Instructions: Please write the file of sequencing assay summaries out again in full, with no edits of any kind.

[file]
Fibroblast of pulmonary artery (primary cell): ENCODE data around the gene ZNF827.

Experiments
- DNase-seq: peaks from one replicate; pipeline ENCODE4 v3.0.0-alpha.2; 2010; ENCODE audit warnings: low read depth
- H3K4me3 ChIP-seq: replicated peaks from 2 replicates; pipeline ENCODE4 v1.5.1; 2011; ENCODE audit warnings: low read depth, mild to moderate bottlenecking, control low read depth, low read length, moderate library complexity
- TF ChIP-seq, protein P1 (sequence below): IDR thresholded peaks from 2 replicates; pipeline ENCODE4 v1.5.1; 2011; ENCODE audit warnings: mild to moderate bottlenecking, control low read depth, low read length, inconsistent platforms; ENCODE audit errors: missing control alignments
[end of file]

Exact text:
Fibroblast of pulmonary artery (primary cell): ENCODE data around the gene ZNF827.

Experiments
- DNase-seq: peaks from one replicate; pipeline ENCODE4 v3.0.0-alpha.2; 2010; ENCODE audit warnings: low read depth
- H3K4me3 ChIP-seq: replicated peaks from 2 replicates; pipeline ENCODE4 v1.5.1; 2011; ENCODE audit warnings: low read depth, mild to moderate bottlenecking, control low read depth, low read length, moderate library complexity
- TF ChIP-seq, protein P1 (sequence below): IDR thresholded peaks from 2 replicates; pipeline ENCODE4 v1.5.1; 2011; ENCODE audit warnings: mild to moderate bottlenecking, control low read depth, low read length, inconsistent platforms; ENCODE audit errors: missing control alignments